Mar 10, 2014

The Magnetic Force of Current 

A Key to Fishing the Winnebago System

By: Larry Smith

Growing up on the Lake Winnebago system, I was fortunate to spend a lot of time with my Dad fishing. We covered it from one end to the other, but even though we lived on the lake, my dad would keep a boat up on the Wolf River in New London.

During a good spring, I can always remember my dad taking his hip boots with him due to the water levels fluctuating so much. High water was a signal to Dad that a good walleye run was coming. I learned as a young man how important the current was on this system. The amount of current that flowed down from the Wolf River through Lake Poygan, down through Butte Des Mortes and into Lake Winnebago, would determine how many walleyes would come up into the Wolf River.

This phenomenon is what I refer to as the “Magnetic Force of Current.“

The more run off from melting snow and spring rain means more current. Stronger current means a larger population of walleyes that will go up into the current and into the Wolf and Fox Rivers.

A few years ago, in late June and July, we had a lot of heavy rains that created flooding and caused the Wolf River to rise about three or four feet. Typically, at that time of year there is not an overabundance of walleyes in that part of the system. However, I had seen what good current can do; pulling fish out of the lower part of the system and into the upper part. I had some clients that had wanted to fish on Lake Winnebago, but it was one of those days that the wind was 30 plus miles per hour, so I asked if they would mind starting the trip in Fremont. I hadn’t been up there in quite a while but I had a hunch it might be well worth it.

We met at Fremont and when I got there I noticed how strong the current was, we went up river, around Partridge Lake, and started drifting back down stream. We were dragging jigs with half a crawler. It wasn’t more than 15 minutes later my theory on current was proven, there were more walleyes in that part of the system than during the spring run!

In spring, when the water levels are high and therefore a strong current present, the banks are flooded over and the water is running through the timber as far as the eye can see. This is when you want to get up on the edge of the current into the timber and anchor your boat so that half of the boat is in a slight current with the other half in a stronger current. I prefer to be on one of the many bends the Wolf River offers. The reason for this type of boat position is that early in the morning the walleyes will be making their way up river in the slack water and as the morning progresses, the walleyes with slide out into the current a little bit. Remember some of these fish are making almost a 100 mile run up into the marshes where they spawn. They will not fight the current unless they are spooked from boat traffic.

One of the main techniques when anchored up is pumping jigs or Wolf River Rigs.

When pumping jigs you want to long line the jigs so that they are at least 25 to 40 feet from the boat. You know you have the right size jig for the proper amount of current you are fishing when you’re pumping it and it falls right back into the same spot. You know that the jig is too big for the current you’re fishing if you’re pumping it and it keeps coming closer and closer to the boat. You know if it is too small for the current when you’re pumping it and you have to keep letting more and more line out and you never feel bottom contact.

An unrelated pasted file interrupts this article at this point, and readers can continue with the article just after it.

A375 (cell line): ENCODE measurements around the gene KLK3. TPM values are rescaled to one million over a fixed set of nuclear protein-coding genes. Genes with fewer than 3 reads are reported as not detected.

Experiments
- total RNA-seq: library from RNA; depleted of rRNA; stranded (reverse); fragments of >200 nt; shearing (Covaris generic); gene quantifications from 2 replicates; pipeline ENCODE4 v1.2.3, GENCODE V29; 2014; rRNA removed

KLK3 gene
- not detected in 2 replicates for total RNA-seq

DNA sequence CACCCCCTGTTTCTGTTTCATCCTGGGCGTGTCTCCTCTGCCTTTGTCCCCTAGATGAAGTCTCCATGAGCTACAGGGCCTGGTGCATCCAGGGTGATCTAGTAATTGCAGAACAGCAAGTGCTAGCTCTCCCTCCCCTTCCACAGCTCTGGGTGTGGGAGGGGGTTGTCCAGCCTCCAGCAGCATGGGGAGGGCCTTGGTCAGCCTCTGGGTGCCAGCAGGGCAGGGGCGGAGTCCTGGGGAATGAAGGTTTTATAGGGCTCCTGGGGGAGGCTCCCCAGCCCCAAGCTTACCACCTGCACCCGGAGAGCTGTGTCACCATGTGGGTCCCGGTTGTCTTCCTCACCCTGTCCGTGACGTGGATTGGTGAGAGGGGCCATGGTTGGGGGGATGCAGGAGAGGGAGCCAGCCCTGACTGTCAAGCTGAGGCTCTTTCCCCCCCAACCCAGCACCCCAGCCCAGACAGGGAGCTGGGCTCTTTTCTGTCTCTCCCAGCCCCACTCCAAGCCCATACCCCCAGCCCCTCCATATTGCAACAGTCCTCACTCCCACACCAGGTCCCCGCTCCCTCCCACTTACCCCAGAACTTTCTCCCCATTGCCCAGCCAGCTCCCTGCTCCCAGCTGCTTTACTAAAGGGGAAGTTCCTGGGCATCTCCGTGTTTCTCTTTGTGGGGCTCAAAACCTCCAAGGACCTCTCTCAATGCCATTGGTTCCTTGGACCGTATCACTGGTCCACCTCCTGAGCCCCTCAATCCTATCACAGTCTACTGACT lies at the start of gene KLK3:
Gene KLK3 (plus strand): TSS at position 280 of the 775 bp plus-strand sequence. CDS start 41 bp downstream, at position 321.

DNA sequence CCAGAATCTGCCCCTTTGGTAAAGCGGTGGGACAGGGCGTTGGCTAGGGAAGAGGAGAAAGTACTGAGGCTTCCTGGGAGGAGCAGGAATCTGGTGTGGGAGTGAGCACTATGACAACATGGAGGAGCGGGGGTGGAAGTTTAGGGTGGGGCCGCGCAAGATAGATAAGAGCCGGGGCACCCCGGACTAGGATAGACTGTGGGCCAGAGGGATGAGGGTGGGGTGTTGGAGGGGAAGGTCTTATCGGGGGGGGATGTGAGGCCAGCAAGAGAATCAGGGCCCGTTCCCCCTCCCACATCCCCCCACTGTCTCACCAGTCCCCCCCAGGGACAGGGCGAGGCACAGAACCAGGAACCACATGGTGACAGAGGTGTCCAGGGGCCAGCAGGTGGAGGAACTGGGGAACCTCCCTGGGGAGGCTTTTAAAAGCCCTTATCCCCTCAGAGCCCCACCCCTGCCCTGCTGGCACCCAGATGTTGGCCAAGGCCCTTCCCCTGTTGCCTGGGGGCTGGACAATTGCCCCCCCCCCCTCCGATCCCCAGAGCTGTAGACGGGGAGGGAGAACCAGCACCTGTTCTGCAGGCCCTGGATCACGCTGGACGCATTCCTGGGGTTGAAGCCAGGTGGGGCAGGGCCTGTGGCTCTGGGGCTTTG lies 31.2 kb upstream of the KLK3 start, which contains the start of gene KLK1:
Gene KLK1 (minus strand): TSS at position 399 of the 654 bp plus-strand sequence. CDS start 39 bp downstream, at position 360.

This can change from one end of the boat to the other due to the way the boat is positioned. Most of the time the guy or gal closer to shore would need a lighter jig than the person out in more current. Understanding this is key to being successful.

When using this technique, make sure you have a barrel swivel about two feet up your jig, because you are constantly pumping the jig or rig, and you want to avoid line twist.   You don’t want your lure spinning on the down drop because about 90 percent of your bites will come on the downward swing.

The type of bait used on the Winnebago system can really make a difference. I like to tip my jigs or rigs with either Emerald Shiners or Uncle Josh’s Pork Minnows. The shiners work great in almost all conditions but they come off the hook fairly easy, which can be a pain when it’s cold. The Pork Minnows are nice because I can get several fish off one bait.

Once the boat traffic starts to increase, the fish are forced into the deeper water. It’s time to pull up the anchors and start drifting in deeper water and use vertical jigging. I feel the key to vertical jigging is being able to control the jig and have good bottom contact. It’s important in the heavy current to use a super braid line which will cut the current better and offer increased line sensitivity which allows you to feel the bottom with a smaller jig. I also run a barrel swivel with about a two-to-three foot fluorocarbon leader.

Sometimes in the spring with the dirty water the fluorocarbon leader is not a necessity. When vertical jigging in this dirty water using plastics like Kallins Grubs tipped with a shiner can increase the amount of fish you catch. The flash and the vibration from the grub just increase your odds of the fish being able to find your jig.

I feel very fortunate to spend the majority of my time fishing the Winnebago system. It’s really a great fishery, I just wish a slot limit would be introduced, as I’m sure then it could be world class!